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Ecogovernmentality, (or environmentality), is the application of Foucault’s concepts of biopower and governmentality to the analysis of the regulation of social interactions with the natural world. The concept of Ecogovernmentality expands on Foucault’s genealogical examination of the state to include ecological rationalities and technologies of government (Malette, 2009). Begun in the mid-1990s by a small body of theorists (Luke, Darier, and Rutherford) the literature on ecogovernmentality grew as a response to the perceived lack of Foucauldian analysis of environmentalism and in environmental studies.

Following Michel Foucault, writing on ecogovernmentality focuses on how government agencies, in combination with producers of expert knowledge, construct “The Environment.” This construction is viewed both in terms of the creation of an object of knowledge and a sphere within which certain types of intervention and management are created and deployed to further the government’s larger aim of managing the lives of its constituents. This governmental management is dependent on the dissemination and internalization of knowledge/power among individual actors. This creates a decentered network of self-regulating elements whose interests become integrated with those of the State.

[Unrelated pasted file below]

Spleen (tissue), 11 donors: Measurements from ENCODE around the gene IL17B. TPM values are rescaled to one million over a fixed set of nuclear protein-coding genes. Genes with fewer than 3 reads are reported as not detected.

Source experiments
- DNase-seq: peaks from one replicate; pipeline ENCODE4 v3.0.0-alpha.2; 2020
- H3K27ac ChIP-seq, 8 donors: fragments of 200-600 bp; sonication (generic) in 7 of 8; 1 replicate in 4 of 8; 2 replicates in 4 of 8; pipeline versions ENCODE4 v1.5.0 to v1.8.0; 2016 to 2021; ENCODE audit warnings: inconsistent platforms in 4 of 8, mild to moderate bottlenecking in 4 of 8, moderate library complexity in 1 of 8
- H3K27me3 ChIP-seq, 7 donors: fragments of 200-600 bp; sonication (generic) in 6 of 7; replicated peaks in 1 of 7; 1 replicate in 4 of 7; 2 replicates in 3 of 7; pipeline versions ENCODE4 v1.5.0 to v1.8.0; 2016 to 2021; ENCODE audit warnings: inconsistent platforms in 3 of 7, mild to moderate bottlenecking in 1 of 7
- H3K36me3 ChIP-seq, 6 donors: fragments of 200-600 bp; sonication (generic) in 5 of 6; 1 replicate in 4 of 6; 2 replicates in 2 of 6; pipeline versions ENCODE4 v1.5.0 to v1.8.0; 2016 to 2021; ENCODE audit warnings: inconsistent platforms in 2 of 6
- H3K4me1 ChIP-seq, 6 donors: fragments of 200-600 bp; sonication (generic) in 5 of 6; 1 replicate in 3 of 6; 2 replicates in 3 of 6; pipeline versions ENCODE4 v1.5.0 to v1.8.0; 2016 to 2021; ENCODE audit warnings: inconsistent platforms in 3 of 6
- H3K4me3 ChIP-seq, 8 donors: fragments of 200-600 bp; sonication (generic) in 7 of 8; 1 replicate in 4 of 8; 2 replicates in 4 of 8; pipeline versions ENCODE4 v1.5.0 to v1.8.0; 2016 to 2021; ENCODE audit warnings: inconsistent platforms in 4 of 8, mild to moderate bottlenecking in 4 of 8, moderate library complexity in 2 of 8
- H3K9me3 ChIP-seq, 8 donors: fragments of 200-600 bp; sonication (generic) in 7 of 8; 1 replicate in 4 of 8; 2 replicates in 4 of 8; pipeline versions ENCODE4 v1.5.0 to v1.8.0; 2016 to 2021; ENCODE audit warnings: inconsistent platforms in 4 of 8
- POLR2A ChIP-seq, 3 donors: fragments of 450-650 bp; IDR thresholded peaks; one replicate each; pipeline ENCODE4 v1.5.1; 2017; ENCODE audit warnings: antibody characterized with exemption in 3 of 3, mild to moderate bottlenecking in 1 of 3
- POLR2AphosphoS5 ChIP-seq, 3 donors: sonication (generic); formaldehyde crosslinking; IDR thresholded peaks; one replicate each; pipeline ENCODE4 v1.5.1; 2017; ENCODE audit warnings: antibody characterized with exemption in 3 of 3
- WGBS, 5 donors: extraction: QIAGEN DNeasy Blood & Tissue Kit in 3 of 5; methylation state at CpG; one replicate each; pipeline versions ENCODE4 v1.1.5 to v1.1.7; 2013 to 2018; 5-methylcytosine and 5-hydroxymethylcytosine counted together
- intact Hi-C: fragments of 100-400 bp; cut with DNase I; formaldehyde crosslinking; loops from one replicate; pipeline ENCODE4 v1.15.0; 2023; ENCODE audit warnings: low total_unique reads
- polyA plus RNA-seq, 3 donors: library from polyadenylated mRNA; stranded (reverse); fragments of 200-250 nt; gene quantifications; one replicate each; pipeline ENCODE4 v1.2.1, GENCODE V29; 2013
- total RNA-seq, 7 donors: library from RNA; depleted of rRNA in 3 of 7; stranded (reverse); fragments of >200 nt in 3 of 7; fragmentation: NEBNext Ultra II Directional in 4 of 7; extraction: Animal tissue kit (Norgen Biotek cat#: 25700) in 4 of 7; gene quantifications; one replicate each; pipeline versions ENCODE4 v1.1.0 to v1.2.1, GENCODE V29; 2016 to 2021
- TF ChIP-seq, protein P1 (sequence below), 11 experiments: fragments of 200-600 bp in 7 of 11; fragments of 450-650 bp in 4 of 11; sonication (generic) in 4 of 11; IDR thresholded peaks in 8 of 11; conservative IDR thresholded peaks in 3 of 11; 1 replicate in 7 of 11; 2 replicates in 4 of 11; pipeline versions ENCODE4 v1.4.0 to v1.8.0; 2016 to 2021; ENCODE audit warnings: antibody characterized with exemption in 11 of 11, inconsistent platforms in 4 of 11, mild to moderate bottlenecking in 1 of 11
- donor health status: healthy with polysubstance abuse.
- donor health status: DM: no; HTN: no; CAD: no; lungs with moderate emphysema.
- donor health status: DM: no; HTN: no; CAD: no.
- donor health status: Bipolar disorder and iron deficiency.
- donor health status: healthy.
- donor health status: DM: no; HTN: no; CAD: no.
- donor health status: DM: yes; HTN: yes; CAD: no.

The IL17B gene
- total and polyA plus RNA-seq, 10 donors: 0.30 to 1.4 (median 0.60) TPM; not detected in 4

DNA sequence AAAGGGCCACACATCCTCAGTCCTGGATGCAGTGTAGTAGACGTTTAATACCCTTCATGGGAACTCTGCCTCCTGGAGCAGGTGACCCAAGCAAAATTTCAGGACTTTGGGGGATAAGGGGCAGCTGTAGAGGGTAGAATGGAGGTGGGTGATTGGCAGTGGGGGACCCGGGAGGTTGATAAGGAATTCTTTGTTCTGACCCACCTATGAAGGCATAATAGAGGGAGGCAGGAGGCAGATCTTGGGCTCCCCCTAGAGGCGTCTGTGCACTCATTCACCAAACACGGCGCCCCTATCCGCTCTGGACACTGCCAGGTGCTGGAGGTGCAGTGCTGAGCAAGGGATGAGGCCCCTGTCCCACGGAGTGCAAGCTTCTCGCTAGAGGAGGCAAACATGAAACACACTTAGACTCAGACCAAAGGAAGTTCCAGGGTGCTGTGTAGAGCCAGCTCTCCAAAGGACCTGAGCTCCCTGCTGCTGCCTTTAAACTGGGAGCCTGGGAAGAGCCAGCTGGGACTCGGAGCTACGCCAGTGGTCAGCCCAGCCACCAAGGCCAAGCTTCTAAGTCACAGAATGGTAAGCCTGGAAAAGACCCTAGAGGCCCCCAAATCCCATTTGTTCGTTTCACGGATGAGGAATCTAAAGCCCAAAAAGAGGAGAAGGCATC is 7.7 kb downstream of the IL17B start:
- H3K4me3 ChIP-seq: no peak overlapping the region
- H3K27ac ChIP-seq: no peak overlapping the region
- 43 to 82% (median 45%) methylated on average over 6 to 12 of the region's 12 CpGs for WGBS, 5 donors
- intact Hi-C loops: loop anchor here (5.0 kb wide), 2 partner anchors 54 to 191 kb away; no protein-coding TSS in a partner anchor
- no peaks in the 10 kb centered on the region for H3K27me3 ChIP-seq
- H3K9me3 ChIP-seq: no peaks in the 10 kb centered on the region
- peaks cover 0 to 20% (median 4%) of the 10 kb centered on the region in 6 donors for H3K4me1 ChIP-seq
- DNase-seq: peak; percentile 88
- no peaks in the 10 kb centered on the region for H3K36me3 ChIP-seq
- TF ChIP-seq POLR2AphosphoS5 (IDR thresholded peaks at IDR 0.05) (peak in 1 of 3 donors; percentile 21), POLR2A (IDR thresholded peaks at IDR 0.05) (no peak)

Ecogovernmentality is part of the broader area of political ecology. It can be situated within the ongoing debates over how to balance concern with socio-natural relationships with attention to the actual environmental impact of specific interactions. The term is most useful to authors like Bryant, Watts and Peet who argue for the importance of a phenomenology of nature that builds from post-structuralist concerns with knowledge, power and discourse. In addition, it is of particular use to geographers because of its ability to link place based socio-environmental phenomena with the non-place based influences of both national and international systems of governance. Particularly, for studies of environmental changes that extend beyond the borders one particular region, ecogovernmentality can prove a useful analytical tool for tracing the manifestations of specific policy across scales ranging from the individual, the community, the state and on to larger structures of international environmental governance.